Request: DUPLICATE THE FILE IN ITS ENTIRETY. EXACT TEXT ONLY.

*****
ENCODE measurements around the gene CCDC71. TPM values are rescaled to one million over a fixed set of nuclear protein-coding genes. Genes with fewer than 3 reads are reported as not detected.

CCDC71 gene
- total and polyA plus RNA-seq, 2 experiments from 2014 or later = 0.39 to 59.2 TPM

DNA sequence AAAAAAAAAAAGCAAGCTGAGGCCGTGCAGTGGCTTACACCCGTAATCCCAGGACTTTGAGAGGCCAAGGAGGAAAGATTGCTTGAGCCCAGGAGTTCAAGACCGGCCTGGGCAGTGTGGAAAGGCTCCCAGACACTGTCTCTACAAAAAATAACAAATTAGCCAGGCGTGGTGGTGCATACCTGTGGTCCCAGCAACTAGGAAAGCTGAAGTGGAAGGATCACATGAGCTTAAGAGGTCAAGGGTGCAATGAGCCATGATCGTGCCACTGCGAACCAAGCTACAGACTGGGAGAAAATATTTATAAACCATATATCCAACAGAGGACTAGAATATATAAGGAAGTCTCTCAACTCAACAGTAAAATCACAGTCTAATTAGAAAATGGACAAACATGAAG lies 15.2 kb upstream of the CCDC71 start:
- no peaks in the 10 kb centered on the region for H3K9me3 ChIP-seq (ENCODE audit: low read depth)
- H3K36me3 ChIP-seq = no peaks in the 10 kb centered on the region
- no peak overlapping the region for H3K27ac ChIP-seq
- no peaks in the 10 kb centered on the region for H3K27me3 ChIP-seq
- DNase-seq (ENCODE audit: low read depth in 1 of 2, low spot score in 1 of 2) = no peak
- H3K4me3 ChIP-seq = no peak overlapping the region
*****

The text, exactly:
ENCODE measurements around the gene CCDC71. TPM values are rescaled to one million over a fixed set of nuclear protein-coding genes. Genes with fewer than 3 reads are reported as not detected.

CCDC71 gene
- total and polyA plus RNA-seq, 2 experiments from 2014 or later = 0.39 to 59.2 TPM

DNA sequence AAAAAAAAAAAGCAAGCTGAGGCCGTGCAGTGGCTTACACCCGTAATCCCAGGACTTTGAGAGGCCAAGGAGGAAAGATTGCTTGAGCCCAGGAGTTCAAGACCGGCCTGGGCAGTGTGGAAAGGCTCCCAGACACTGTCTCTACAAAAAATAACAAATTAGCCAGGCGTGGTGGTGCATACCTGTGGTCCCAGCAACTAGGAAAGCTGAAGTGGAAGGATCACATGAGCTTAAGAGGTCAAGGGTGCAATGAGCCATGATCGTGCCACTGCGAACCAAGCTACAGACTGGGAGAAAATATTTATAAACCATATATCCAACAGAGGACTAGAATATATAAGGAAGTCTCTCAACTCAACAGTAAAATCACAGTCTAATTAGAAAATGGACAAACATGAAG lies 15.2 kb upstream of the CCDC71 start:
- no peaks in the 10 kb centered on the region for H3K9me3 ChIP-seq (ENCODE audit: low read depth)
- H3K36me3 ChIP-seq = no peaks in the 10 kb centered on the region
- no peak overlapping the region for H3K27ac ChIP-seq
- no peaks in the 10 kb centered on the region for H3K27me3 ChIP-seq
- DNase-seq (ENCODE audit: low read depth in 1 of 2, low spot score in 1 of 2) = no peak
- H3K4me3 ChIP-seq = no peak overlapping the region